Many have longed for harmonized ESG reporting standards. With the announcement of the International Sustainability Standards Board (ISSB) first two finalized standards, we may be on our way. These standards hope to be the backbone of comprehensive sustainability disclosure guidelines to support investors and businesses. They draw from other leaders in the space, including the Task Force on Climate-related Financial Disclosures (TCFD), the Climate Disclosure Standards Board (CDSB), Sustainability Accounting Standards Board (SASB) and the Value Reporting Foundation’s Integrated Reporting Framework.
Let’s dig into the standards themselves, and what businesses need to know.
Why is reporting important?
Environmental, social, and corporate governance (ESG) is an emerging indicator of financial risk. Through reporting frameworks, investors and other stakeholders can assess investment risks arising from climate and other sustainability issues.
When do companies need to comply?
The tentative date for compliance is the start of 2024, however, transition periods are likely. This will allow companies to move in stages, and prioritize scalable reporting practices that meet both investor needs and meaningful data around sustainability and climate impacts. In the first year, companies can focus on the requirements of the ISSB Standards, before they move into reporting on climate and other sustainability related risks and opportunities.
Why do we need unified reporting standards?
There are two key reasons to create a global baseline:
- By standardizing how companies measure and disclose environmental and social impacts, comparative benchmarking data and third party evaluation gets simpler.
- Frameworks help the industry align on what to prioritize, so we can make meaningful improvements. The IFRS standards were built in collaboration with the G20 as well as leading global businesses eager to create a streamlined format for reporting.
A global baseline for companies to provide sustainability-related information alongside financial statements is a crucial next step in ESG investing and reporting. Universal standards help create a common language for disclosing the effect of climate-related risks and opportunities for a company’s prospects. By using the same methodology globally, the standards can improve trust and confidence around company disclosures and support more informed investment decisions.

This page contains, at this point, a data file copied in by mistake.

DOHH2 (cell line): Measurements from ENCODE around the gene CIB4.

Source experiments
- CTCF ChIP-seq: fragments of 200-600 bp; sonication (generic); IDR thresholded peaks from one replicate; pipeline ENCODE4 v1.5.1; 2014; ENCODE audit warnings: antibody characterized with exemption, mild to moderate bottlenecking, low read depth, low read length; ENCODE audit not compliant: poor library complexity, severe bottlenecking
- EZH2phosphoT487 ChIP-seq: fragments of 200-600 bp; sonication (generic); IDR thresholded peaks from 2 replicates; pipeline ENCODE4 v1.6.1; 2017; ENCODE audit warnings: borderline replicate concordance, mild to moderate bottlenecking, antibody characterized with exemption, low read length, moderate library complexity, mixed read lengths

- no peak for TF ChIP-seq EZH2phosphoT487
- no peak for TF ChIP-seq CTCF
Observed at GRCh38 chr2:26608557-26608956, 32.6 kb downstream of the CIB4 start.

What you need to know about Standard 1: General Requirements for Disclosure of Sustainability Related Financial Information
S1 (Standard 1), the first standard set out by ISSB, is aimed at providing a set of disclosure requirements to enable companies to communicate to investors about their sustainability-related risks and opportunities across various time horizons. S1 creates the foundation for a comprehensive baseline to meet the needs of global capital markets.
What you need to know about Standard 2: Climate-related Disclosures
IFRS’s S2 (Standard 2) creates specific climate-related disclosures. It is designed to be used with IFRS S1. This standard offers a common language for disclosing the impact of climate-related risks and opportunities. By creating a unified standard for collecting comparable information about a company’s climate-related risks and opportunities, we can ensure there is clarity across the industry around opportunities and urgent challenges.
What’s next for sustainability-related disclosures?
We’re eager to see how these standards impact global disclosures and reporting. Ultimately, it’s clear that investors and financial institutions want to see Scope 3 data, but understand the immense challenge in gathering this information. As a result, IFRS has provided companies extra time to collect and report on it. In addition, an emphasis on alignment between the EU CSRD helps reduce the need for companies to duplicate or expand their work while still remaining in compliance with ISSB standards.